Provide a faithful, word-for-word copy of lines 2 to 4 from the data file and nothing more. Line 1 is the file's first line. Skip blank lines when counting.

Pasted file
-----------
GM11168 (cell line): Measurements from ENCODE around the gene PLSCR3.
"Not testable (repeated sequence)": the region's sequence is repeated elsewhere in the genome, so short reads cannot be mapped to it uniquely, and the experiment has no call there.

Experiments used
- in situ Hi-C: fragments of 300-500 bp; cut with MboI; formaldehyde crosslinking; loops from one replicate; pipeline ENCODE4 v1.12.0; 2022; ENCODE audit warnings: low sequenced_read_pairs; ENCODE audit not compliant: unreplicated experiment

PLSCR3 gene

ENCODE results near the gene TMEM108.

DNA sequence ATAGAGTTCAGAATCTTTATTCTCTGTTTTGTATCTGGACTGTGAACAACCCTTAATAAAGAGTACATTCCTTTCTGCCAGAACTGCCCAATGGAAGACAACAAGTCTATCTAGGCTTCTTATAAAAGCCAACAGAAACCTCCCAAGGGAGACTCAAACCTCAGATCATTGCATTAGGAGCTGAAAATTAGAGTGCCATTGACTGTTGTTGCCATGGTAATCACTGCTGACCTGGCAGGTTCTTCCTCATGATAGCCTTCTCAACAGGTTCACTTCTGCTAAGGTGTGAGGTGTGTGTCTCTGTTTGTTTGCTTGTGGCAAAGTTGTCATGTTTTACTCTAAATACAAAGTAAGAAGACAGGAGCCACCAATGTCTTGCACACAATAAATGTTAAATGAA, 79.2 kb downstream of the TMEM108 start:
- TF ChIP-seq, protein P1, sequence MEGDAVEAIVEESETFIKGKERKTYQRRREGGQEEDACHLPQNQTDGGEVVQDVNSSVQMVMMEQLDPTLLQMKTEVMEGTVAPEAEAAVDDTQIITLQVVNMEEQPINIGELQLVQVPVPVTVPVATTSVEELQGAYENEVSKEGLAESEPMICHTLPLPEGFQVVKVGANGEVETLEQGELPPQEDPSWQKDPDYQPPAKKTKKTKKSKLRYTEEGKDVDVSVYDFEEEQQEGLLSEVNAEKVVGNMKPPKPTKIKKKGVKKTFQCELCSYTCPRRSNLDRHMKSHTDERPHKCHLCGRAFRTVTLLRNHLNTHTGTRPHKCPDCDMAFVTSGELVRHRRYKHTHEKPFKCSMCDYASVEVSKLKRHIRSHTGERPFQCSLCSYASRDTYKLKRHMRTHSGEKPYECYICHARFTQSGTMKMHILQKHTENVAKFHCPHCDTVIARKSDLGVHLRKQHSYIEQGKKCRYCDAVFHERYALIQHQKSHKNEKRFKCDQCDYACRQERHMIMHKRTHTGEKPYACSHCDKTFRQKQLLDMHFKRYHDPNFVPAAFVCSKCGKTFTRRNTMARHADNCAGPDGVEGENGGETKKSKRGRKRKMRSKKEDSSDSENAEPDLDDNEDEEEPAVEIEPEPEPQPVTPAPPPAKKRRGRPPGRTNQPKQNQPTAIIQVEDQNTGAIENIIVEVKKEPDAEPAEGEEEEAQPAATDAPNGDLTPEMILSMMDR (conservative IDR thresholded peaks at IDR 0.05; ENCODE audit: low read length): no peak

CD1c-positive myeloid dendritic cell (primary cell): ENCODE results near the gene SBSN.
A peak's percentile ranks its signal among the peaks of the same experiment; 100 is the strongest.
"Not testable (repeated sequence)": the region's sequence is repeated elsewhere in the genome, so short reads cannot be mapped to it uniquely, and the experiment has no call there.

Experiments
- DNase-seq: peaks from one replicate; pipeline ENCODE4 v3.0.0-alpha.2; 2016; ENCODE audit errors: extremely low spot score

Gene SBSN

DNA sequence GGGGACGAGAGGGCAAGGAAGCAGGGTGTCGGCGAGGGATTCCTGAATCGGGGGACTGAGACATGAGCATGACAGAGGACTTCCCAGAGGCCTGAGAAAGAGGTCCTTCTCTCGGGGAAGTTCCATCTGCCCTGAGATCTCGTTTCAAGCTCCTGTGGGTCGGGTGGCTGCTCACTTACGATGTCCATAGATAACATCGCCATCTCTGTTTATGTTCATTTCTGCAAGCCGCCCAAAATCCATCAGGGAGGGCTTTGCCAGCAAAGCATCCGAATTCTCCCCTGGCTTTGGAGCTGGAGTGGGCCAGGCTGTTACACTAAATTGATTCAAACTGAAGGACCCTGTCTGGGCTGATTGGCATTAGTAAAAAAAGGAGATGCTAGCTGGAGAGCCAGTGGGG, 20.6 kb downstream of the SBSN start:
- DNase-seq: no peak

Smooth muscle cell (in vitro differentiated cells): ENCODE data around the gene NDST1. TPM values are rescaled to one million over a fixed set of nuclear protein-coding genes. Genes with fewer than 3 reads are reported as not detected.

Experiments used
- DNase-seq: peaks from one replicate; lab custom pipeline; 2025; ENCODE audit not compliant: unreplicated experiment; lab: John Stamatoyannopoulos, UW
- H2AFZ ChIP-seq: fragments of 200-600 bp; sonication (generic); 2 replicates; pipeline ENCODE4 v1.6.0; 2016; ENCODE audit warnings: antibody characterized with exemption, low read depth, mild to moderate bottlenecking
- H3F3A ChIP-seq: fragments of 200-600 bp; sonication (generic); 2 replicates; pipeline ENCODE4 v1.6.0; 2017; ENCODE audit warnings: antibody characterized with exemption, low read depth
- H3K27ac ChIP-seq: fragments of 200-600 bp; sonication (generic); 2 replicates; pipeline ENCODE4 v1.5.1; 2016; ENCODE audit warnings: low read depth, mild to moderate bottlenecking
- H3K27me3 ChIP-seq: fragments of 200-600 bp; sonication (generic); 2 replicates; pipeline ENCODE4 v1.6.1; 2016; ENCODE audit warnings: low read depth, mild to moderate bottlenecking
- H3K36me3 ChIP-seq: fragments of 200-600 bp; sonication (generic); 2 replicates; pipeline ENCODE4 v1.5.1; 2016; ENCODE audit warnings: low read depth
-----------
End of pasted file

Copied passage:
"Not testable (repeated sequence)": the region's sequence is repeated elsewhere in the genome, so short reads cannot be mapped to it uniquely, and the experiment has no call there.

Experiments used
- in situ Hi-C: fragments of 300-500 bp; cut with MboI; formaldehyde crosslinking; loops from one replicate; pipeline ENCODE4 v1.12.0; 2022; ENCODE audit warnings: low sequenced_read_pairs; ENCODE audit not compliant: unreplicated experiment